Amazingly, in addition to his jobs, their father also coached two softball teams: one for the police department and one for his church. John Klem IV said his dad also went to many of the little league baseball games he and his two younger brothers played in. Additionally, Klem III visited his shut-in parishioners, delivered communion and gave them a copy of the sermon after learning how to record the service. The Patricks also bragged on the popular JCJC history teacher’s woodworking skills.

“We have two wooden picture frames Mr. Klem made. His name is on the back of them,” explained Howard Patrick. “They are very special to us. We could never part with them.”

When Klem III was shot in 1985, Rebecca Patrick was working in the JCJC President’s Office, preparing for his return to the classroom.

“Because we were anticipating Mr. Klem’s return to the classroom, the college immediately began working on accommodations for him to teach. He seemed to be recovering well,” she recalled. “Then, we received the devastating news that he had passed away due to complications. It was a real shock to our whole college family.”

Ironically, many years later, Klem IV’s daughter Amber stumbled into her grandfather’s former office when she was a student at JCJC several years ago and met Rebecca Patrick who was teaching journalism at the time.

“After Amber confirmed her grandaddy was John Klem III, I told her she was standing in his former office and he taught my husband. I showed her his classroom and she just started crying. Thanks to Amber, we were able to connect with the family again and inform them about the scholarship,” said Rebecca Patrick.

While reminiscing, Klem IV remembered a time when the Hattiesburg American newspaper followed his dad for two weeks and published a section on each of his jobs as a law enforcement officer, teacher, preacher, and softball coach, as well as a father. The reserve officer’s 44 years on the earth managed to impact a lot of people, and still does to this day.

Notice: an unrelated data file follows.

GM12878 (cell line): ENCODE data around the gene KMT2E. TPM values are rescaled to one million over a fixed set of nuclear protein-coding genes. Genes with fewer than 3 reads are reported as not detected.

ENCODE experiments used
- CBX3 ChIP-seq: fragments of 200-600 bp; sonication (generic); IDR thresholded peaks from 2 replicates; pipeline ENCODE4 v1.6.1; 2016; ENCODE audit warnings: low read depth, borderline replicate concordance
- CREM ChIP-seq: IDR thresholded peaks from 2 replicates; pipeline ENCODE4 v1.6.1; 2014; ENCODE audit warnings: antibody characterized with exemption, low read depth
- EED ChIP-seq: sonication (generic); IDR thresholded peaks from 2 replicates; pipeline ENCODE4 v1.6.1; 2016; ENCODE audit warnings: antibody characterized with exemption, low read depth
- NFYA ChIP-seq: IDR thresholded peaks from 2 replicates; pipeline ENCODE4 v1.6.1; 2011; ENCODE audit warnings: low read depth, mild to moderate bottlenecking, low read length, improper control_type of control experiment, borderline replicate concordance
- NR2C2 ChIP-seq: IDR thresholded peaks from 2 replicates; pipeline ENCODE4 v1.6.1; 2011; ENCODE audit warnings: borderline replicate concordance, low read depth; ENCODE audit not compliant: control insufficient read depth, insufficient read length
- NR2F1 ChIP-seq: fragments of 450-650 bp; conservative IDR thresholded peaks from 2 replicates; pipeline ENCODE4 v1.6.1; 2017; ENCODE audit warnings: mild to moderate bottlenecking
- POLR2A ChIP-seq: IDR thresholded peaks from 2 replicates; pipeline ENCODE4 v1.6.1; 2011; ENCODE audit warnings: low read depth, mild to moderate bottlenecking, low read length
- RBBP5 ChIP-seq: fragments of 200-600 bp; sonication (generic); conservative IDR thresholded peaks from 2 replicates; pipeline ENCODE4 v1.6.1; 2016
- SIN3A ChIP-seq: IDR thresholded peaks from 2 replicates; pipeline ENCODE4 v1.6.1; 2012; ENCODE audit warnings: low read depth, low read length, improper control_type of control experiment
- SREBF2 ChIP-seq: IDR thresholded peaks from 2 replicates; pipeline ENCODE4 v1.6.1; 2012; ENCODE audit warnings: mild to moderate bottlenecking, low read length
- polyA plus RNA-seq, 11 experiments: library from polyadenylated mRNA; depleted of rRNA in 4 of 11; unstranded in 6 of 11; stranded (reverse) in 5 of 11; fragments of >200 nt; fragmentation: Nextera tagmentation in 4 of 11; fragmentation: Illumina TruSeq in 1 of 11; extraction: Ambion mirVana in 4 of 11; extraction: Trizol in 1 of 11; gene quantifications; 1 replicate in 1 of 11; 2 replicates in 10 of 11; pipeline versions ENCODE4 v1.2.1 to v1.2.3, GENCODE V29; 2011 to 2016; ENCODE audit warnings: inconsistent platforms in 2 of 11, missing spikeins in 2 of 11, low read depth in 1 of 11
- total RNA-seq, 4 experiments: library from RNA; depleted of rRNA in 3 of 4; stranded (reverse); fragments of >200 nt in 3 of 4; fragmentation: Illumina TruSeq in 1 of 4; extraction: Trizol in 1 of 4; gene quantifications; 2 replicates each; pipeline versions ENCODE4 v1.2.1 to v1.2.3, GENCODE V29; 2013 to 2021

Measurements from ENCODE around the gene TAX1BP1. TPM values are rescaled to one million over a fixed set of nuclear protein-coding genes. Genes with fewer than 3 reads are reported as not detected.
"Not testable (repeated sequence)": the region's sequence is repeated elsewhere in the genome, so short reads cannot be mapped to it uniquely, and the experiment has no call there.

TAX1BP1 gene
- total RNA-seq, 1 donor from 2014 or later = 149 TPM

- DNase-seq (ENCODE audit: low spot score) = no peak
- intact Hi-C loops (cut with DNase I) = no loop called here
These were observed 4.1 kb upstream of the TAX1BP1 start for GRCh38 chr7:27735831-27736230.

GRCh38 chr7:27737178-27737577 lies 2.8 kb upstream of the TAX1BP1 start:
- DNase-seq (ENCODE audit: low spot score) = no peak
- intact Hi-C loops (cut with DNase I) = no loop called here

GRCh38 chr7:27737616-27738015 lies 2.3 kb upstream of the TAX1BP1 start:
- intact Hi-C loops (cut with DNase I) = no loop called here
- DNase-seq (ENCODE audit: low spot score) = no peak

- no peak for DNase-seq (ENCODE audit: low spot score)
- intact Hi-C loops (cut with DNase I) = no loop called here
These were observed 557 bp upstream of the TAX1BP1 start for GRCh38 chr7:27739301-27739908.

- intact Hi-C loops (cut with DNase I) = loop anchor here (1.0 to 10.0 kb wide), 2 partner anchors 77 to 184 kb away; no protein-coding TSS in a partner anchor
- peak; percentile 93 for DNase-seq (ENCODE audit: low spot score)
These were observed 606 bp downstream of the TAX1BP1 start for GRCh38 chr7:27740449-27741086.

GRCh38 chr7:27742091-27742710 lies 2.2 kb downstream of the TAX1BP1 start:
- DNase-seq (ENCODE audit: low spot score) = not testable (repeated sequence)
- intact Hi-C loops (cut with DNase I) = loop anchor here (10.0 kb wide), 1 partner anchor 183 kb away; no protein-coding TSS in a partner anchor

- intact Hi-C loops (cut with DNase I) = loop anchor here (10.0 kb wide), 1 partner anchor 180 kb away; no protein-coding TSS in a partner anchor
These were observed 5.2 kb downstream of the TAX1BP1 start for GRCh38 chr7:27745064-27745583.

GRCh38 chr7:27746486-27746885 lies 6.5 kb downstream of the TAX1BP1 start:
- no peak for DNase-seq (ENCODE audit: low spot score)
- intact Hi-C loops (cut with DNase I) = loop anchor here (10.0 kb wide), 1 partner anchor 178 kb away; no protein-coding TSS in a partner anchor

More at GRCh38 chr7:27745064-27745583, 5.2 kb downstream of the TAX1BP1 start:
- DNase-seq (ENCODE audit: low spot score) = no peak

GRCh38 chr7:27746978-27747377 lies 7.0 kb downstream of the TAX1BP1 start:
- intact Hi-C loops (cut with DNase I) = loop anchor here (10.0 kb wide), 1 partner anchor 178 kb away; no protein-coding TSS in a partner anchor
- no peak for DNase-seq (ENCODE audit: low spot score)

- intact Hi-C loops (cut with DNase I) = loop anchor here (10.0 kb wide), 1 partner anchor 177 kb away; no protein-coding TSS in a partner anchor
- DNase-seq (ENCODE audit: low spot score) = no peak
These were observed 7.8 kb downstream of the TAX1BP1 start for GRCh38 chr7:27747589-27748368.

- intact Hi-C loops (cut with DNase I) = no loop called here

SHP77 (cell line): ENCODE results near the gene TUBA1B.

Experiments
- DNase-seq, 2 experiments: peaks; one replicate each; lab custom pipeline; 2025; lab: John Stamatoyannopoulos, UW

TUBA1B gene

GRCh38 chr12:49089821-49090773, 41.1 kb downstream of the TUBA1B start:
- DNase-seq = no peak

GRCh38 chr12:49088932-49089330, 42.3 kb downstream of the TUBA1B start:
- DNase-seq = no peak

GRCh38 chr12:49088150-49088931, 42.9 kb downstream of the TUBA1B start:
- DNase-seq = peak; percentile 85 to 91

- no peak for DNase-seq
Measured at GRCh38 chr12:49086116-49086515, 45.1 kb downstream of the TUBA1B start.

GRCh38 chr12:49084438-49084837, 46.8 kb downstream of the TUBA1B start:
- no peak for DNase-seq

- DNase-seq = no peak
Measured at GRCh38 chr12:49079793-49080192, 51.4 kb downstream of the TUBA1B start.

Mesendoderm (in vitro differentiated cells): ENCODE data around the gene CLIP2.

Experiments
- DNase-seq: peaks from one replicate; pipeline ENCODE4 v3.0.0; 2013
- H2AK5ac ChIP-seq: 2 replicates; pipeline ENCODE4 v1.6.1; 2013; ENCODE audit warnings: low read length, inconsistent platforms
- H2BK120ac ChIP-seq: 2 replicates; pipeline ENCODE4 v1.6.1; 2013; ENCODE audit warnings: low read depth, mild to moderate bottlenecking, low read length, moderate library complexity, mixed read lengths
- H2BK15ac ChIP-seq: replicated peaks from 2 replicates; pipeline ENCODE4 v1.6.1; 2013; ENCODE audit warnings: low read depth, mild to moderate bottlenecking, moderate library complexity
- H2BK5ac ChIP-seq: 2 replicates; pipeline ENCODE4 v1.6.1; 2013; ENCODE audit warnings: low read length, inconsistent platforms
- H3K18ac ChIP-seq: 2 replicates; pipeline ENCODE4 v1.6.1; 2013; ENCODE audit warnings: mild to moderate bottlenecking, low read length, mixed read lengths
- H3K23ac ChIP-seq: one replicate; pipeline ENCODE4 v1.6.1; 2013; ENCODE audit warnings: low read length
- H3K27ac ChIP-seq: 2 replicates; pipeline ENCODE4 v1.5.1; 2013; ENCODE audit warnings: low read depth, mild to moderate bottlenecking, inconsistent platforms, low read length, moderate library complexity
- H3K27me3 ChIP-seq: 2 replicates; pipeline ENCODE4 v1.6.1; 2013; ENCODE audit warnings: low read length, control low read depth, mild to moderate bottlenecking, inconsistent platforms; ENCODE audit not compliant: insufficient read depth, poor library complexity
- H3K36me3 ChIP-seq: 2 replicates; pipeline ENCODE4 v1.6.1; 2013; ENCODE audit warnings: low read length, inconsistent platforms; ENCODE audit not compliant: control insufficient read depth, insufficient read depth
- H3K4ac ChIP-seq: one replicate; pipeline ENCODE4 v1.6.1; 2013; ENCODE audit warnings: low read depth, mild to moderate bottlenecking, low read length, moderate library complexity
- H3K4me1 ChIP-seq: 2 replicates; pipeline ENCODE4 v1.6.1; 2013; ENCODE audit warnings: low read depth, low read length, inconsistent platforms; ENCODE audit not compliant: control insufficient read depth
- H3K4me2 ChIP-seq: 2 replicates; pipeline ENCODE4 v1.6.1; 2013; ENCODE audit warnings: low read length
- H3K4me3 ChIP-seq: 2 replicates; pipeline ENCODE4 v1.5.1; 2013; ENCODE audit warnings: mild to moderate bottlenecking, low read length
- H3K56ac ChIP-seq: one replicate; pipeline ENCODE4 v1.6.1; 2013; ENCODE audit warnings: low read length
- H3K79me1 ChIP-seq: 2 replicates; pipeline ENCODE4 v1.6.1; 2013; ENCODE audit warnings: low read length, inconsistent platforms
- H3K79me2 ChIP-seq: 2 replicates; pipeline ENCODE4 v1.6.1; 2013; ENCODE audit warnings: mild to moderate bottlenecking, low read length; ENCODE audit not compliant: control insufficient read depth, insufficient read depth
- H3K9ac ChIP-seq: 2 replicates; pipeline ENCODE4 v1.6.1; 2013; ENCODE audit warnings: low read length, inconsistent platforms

“When I’d meet people on the streets, they’d tell me they remembered my dad, and I’d ask them if he was their preacher, teacher, or arresting officer? Most of the time, they’d say he taught me at JCJC,” chuckled Klem IV.

He was only four years old when his father began teaching at Purvis High School. The youngster enjoyed coming to the JC campus on the occasion when his dad taught classes in the summer.

“I’m in awe of all the things he did from church visitations, preaching Sunday morning and evening, making phone calls, home visits and more. How did he find time to do all of this? I often wonder this because I only had two jobs and two kids, and they kept me very busy!” said Klem IV. “I am very honored that the Patricks wanted to honor my dad like this and are willing to endow the scholarship, leaving a legacy in my father’s name.”

Howard Patrick added, “I probably wouldn’t be teaching today if it weren’t for the impact John Klem made on my life. In my book, he is the ‘gold standard’ I use when teaching my students. He was the best!”

The John Klem III Memorial Scholarship will be awarded to eligible Jones College students majoring in history, criminal justice or law enforcement, after meeting other academic guidelines. Students can apply for scholarships by checking the website, https://www.jcjc.edu/alumni_foundation/scholarships/ through March 2023. Jones College Foundation scholarships will be awarded for the fall 2023 semester.